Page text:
Pop singer Justin Bieber went on with his performance Sunday at the Saudi Arabia Formula One Grand Prix, despite requests from around the world to cancel the show due to the country's arrests of dissenters.
According to an article in Mediaite, the 27-year-old Canadian singer took the stage in front of a packed audience in the Saudi Arabia city of Jeddah during that nation's first F1 race promoted by Crown Prince Mohammed bin Salman, who attended the event and posed for selfies with young Saudi men, The Associated Press reported.
According to the story, Mohammed hosted the event to promote tourism in his country.
The prince has been the center of controversy since the killing of Washington Post journalist Jamal Khashoggi in 2018.
Khashoggi was killed in the Saudi Consulate in Istanbul, where he had gone to obtain the paperwork he needed to wed his Turkish fiancee.
A Biden administration investigation reportedly found that Mohammed approved the killing of Khashoggi by Saudi agents after his columns that criticized the prince's foreign policy decisions and crackdown on dissidents in the country were published, according to The New York Times.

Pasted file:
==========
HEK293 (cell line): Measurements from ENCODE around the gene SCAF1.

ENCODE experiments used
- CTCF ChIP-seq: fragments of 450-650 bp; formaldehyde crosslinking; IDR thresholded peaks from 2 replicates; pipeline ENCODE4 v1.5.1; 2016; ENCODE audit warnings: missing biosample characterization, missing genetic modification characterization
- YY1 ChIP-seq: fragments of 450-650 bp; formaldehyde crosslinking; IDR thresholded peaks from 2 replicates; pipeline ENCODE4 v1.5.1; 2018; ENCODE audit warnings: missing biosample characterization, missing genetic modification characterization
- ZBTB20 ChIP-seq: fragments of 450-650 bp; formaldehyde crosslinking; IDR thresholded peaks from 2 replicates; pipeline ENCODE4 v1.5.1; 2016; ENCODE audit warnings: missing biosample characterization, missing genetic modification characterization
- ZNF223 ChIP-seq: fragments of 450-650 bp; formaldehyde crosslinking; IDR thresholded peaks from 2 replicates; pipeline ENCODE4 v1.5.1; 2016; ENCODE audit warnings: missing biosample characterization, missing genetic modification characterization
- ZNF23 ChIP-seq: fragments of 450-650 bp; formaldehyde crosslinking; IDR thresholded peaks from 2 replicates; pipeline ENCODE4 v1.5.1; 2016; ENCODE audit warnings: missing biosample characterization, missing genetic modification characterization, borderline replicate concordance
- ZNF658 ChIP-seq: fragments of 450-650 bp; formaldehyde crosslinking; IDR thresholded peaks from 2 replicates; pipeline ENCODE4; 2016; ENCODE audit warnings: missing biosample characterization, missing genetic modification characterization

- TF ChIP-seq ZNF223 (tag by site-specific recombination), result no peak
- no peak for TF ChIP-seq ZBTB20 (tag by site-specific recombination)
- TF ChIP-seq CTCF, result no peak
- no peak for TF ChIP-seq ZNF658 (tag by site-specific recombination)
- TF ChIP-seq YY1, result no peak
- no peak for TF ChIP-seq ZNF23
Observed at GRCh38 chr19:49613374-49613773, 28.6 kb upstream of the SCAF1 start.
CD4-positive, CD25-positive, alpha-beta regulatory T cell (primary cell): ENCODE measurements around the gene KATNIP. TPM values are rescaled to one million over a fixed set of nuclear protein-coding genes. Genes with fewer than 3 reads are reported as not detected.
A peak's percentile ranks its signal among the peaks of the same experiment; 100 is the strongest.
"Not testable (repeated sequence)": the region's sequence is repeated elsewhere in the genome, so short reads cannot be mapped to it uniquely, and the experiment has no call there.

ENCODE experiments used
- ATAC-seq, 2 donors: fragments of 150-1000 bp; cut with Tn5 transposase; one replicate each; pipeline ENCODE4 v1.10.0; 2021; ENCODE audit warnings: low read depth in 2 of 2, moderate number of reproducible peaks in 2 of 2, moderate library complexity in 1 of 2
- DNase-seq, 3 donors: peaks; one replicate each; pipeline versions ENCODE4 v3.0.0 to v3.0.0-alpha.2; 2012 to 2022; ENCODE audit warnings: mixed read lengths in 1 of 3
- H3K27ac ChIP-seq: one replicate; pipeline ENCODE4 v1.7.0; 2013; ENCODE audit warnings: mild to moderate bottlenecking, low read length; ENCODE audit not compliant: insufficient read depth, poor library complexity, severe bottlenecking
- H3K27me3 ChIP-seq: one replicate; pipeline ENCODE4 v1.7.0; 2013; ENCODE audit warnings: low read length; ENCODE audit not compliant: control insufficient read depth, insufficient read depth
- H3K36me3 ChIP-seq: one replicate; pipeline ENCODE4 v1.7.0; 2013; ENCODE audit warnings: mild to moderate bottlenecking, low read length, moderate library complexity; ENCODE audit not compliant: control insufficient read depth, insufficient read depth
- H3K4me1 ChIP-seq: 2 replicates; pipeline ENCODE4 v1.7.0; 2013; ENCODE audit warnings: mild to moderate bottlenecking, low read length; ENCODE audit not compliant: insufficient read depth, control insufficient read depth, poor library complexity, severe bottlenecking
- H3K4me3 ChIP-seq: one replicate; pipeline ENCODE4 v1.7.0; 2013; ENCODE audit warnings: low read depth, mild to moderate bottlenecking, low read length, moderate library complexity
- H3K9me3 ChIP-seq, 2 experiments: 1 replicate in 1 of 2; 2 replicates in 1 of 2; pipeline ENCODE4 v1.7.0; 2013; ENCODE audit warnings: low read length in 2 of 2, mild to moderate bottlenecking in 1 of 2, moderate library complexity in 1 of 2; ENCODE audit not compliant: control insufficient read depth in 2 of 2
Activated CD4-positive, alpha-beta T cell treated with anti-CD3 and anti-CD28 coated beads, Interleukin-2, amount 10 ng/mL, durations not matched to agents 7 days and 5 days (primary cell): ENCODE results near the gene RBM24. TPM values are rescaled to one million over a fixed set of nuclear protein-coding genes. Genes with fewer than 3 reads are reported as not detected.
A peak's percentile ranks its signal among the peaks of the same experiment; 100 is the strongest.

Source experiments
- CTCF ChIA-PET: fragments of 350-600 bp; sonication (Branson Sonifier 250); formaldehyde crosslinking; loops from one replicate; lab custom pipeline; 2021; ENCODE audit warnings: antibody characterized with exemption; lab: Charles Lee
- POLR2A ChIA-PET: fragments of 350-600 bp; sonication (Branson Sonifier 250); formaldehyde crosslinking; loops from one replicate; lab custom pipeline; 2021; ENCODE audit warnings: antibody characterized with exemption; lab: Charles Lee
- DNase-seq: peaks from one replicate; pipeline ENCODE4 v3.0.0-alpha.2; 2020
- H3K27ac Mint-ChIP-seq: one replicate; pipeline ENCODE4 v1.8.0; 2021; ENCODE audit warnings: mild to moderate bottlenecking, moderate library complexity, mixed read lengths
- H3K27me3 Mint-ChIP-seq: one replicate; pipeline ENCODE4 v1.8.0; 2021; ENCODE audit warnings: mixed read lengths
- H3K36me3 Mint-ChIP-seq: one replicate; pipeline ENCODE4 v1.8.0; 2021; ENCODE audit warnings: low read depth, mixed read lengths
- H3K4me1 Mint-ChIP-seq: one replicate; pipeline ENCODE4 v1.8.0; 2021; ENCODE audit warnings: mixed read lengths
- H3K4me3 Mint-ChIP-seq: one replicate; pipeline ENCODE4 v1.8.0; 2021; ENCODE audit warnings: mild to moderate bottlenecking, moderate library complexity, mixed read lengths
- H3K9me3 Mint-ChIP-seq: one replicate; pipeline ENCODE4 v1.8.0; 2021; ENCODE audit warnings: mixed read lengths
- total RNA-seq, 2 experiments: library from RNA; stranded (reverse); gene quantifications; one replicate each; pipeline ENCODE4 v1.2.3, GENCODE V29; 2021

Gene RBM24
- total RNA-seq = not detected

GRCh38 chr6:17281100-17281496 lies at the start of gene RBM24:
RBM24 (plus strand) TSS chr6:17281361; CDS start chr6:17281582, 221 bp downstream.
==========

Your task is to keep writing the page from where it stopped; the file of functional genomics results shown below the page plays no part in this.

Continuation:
Khashoggi's fiancee, Hatice Cengiz, wrote an open letter to The Washington Post asking Bieber to cancel the performance.
''Please know that your invitation to participate in a concert in Jeddah comes directly from MBS, as the crown prince is known,'' Cengiz said in the letter. ''Nothing of significance happens in Saudi Arabia without his consent, and certainly not an event as important and flashy as this.''
In 2019, singer Mariah Carey appeared at a concert in the country despite calls for her to cancel the show in the wake of Khashoggi's killing, while rapper Nicki Minaj did cancel a planned show, saying at the time that she was supporting women's rights, gay rights and freedom of expression, according to the AP.
A Saudi state-owned ''wealth fund'' bought up significant shares in Live Nation, which owns Ticketmaster, and promoted Bieber and other artists, spending a reported $500 million after its stock fell during the COVID-19 pandemic lockdowns last year, making it the second-largest stakeholder in the company. Its investment is valued at around $1.4 billion.
The Saudi government tried five people it said were responsible for Khashoggi's death and sentenced them to death, but they were spared that fate by Mohammed. the AP reported.
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